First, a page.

Antenna Pre-amp Power Sequencer Protection Circuit

By John, KD7DO

While working two-meter SSB from the Benson area, I decided that local terrain and the limited height of my home-made six-element yagi, necessitate I incorporate a high gain antenna pre-amplifier at it's terminations to enhance receiver signal strength. This approach would give that little extra advantage to help dig the signals out of the noise levels. I knew that this method would produce superior results, compared to a pre-amp located close to the transmitter at the other end of the transmission line.

Unfortunately, this approach requires that the pre-amp be protected from the high power being fed from the finals in the transmitter to the yagi. In my case it was a 160 watt output 'brick' driven from a Kenwood TR-9000 all mode transceiver. Consequently, the pre-amp needs to be switched out of the line during SSB transmission. There are a number of schemes/approaches for doing this task. The most common uses an rf switch (senses minute amounts of rf during initiation of the transmission phases and activates a relay to place the pre-amp off line). Unfortunately, there are many examples of failure using this technique to really protect the pre-amps reliably. Case in point ... many 'brick-amp/pre-amp' combos available to the ham community suffer from blown pre-amps.

There are some expensive sophisticated power management/switching devices available, but again cost can be a factor incorporating them into the average 'Joe's' ham shack budget. I conducted a detailed search on the net for a low cost approach, and couldn't find a suitable project, thus the unit which I came-up for my needs is presented herein.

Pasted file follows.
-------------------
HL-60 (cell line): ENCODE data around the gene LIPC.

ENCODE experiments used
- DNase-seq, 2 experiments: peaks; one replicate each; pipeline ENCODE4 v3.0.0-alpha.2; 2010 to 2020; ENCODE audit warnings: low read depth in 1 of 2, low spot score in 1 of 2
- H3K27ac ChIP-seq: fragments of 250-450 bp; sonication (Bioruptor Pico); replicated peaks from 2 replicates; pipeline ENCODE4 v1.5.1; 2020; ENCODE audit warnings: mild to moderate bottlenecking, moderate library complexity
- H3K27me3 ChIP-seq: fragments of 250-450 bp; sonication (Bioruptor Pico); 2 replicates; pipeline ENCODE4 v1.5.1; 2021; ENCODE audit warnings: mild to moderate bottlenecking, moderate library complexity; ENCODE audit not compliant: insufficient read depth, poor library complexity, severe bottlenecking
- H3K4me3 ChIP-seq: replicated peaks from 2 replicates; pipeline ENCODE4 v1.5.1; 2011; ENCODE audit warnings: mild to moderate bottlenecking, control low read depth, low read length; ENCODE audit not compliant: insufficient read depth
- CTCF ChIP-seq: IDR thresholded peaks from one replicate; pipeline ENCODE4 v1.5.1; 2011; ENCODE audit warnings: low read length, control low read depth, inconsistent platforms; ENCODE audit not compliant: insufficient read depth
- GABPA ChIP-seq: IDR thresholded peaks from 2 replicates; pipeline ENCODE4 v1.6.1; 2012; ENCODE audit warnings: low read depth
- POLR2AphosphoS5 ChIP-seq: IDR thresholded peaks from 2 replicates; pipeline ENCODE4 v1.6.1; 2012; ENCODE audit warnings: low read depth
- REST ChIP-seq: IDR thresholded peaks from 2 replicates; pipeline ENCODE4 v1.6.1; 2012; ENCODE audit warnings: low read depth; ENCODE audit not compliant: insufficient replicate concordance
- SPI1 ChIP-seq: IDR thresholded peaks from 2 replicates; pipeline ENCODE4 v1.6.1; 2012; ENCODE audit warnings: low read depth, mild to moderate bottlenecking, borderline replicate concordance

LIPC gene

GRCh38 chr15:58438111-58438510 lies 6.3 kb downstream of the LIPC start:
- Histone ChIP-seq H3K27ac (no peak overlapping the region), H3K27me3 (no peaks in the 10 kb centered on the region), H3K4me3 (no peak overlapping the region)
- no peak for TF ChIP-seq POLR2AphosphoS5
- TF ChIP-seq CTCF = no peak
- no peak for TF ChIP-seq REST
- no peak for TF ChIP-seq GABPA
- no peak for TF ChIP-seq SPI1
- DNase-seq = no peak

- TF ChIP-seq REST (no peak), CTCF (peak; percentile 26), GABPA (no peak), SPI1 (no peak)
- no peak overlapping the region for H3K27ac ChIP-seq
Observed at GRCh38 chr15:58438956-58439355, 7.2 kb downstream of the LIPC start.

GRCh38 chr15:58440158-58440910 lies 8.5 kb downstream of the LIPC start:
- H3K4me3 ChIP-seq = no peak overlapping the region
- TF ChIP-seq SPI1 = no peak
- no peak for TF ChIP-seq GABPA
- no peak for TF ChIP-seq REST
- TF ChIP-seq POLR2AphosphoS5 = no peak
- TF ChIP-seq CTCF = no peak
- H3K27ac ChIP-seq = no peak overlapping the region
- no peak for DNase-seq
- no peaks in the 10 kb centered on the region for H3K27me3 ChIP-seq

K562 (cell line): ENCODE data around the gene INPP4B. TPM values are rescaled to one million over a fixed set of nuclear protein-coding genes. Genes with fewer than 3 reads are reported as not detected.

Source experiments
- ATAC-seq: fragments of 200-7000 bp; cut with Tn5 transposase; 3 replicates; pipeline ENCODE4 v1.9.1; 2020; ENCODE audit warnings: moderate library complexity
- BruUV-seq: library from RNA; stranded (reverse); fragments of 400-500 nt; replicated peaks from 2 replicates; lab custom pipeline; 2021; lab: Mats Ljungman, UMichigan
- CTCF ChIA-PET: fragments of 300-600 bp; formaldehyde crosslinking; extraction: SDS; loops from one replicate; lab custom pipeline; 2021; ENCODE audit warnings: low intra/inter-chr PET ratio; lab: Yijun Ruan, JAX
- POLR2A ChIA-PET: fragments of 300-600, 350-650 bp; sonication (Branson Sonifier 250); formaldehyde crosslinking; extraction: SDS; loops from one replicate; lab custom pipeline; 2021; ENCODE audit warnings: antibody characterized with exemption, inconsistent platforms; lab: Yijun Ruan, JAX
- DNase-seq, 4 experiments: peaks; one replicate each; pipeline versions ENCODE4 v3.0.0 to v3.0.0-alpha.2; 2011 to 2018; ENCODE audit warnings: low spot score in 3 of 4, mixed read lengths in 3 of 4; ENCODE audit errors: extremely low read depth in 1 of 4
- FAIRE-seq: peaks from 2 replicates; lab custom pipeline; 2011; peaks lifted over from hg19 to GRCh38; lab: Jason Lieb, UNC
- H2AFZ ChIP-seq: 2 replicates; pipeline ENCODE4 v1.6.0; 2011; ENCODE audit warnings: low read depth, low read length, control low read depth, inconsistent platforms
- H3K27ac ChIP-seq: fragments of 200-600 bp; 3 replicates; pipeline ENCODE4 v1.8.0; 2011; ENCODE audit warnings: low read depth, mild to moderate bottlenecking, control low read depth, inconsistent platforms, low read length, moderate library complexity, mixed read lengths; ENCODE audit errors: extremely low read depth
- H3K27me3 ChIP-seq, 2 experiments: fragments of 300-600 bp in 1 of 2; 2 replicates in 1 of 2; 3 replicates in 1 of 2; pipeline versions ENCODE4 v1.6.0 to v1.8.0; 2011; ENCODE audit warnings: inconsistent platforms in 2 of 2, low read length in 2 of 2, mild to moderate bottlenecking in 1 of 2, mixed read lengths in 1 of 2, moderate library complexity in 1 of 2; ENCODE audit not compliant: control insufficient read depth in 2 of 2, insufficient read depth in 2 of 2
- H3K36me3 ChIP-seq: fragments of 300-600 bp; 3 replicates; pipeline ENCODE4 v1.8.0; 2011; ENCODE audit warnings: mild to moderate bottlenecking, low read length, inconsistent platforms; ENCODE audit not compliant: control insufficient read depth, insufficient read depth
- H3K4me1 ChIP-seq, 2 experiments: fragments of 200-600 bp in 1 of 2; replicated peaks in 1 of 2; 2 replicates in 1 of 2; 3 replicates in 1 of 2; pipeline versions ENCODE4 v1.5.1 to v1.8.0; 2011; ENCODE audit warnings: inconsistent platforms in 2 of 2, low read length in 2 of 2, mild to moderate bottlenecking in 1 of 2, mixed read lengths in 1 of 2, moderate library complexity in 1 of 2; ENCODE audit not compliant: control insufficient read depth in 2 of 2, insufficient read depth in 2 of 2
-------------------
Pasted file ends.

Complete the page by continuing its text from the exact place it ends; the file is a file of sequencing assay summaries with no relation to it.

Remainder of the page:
As with all prudent projects, the old scrap/salvage box becomes a key player in the design, and this endeavor is no exception. My approach to make a simple timing circuit uses relays. I call this strategy my 'cave-man mentality design approach' although using relays for timing applications has been around for a long time, they are fairly plentiful, relatively inexpensive and reliable. However, one must take into account they can generate killer-electrical spikes if not suppressed with diodes (bad for the poor-little pre-amp). Also relay contact bounce must be accounted for if used for more critical timed switching applications.

With all this rational used in the design-approach behind us, lets review the schematic of the finished 'power sequencer'. This design was tailored for my equipment, which integrated the HF rig (In this case my TS-440 HF transceiver) a multi antenna systems, with a single mic shared between several transmitters. If you don't need these amenities, they may be eliminated for your specific requirements to simplify my gadget further. One last note . . . when using the add-on brick power amps, most of these devices can extend SSB hang/hold-on periods for 2-3 seconds after the mic key is released. You should adjust this for less than a half second maximum hold delay, or else you will defeat the power-sequencer pre-amp protection scheme.

After assembling your unit, recheck, recheck and recheck again to ensure that the relay sequence periods and pattern is correct for your particular application before applying transmitter power to the system. I used a dipole driven element for my yagi. If yours is anything other than that, use an additional d.c. blocking capacitor so the 12 volt power source isn't shorted, if warranted I found this project to significantly enhance signal to noise ratio, compared to the pre-amp located in the 'brick' high power amplifier.

With that, good luck on your project. I've rechecked the schematic several times to ensure that all the changes/corrections have been added. Hopefully I caught everything. However, if I missed something or you want to discuss this further, email me at .

73 John, KD7DO

Here's a reduced size version of the schematic.  Click here for the full size version.

small schematic